In the media we are able to see the different political sides and bias towards either the conservative side or the liberal side. Many news papers and news shows do a good job of showing their side of things very clearly. A lot of papers and articles that are on the side of Trump sometimes easily manipulate the works to make him look as good as possible. On the other hand the people running the news papers that are against him also are able to manipulate the wording of the articles to make Trump look bad.
In both of the articles each are using rhetorical devices to help their claims. In Sean Spicer's speech he was able to show data for how many people were at the inauguration while the article from USA today was able to use pictures to show the difference in crowd size from 2017 and 2009. Also, both of these articles were able to persuade their audiences into thinking they were right. In Sean Spicer's speech he was able to persuade the audience with different uses of language and different data points about the inauguration. In the USA Today article they were also able to use different types of language to persuade the audience into thinking that Trump's crowd size was not the biggest ever and they were also able to use pictures to show the differences in past years to this present year.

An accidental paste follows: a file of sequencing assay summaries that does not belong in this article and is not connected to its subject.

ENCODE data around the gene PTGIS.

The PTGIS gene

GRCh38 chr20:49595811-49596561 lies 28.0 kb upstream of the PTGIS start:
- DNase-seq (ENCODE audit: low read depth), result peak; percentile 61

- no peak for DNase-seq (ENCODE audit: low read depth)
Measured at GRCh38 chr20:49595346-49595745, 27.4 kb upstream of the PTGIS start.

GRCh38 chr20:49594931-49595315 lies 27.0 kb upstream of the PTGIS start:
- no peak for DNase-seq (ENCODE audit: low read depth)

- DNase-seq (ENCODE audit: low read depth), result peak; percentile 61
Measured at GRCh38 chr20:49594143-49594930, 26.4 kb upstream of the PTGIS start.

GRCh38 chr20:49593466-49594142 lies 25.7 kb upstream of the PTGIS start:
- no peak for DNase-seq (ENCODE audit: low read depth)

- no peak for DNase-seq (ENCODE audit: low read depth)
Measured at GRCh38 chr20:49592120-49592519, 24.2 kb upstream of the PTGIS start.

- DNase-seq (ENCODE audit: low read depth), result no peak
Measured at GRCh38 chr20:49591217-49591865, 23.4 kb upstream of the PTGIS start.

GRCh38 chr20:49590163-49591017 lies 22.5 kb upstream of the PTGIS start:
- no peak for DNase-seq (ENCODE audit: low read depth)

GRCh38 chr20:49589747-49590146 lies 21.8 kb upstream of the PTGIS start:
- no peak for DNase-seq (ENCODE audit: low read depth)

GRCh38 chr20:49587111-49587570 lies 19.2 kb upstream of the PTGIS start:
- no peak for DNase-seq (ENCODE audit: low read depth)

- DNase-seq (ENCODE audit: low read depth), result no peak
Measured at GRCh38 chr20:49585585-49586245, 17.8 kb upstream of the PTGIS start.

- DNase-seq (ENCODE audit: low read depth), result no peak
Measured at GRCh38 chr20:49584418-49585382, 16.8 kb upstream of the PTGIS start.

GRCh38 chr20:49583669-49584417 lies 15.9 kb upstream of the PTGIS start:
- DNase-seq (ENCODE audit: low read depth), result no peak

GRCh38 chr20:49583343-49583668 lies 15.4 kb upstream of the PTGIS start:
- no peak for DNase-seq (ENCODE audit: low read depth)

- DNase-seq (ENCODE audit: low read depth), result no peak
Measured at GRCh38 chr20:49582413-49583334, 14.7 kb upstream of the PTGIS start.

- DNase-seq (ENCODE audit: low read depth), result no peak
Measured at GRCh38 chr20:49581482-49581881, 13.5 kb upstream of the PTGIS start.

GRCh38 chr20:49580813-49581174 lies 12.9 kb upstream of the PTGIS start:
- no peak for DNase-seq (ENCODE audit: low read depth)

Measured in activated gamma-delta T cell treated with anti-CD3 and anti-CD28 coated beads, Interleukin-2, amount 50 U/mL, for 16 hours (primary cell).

The two articles also show the potential in political influence of the media. Sean Spicer's speech shows political influence by using different language devices to manipulate the audience into agreeing with his speech. The same goes for the USA Today article. This has influence in the media because it creates that divide of the two political parties. These articles both showed political bias in the media by showing how USA Today is more of a Democratic side to thing while the Washington post has more of a Republican bias to things.
Cillizza, Chris. "Sean Spicer Held a Press Conference. He Didn’t Take Questions. Or Tell the Whole Truth." The Washington Post. WP Company, 21 Jan. 2017. Web. 15 Mar. 2017.
Robertson, Lori, and FactCheck.org Robert Farley. "Fact Check: The Controversy over Trump's Inauguration Crowd Size." USA Today. Gannett Satellite Information Network, 24 Jan. 2017. Web. 15 Mar. 2017.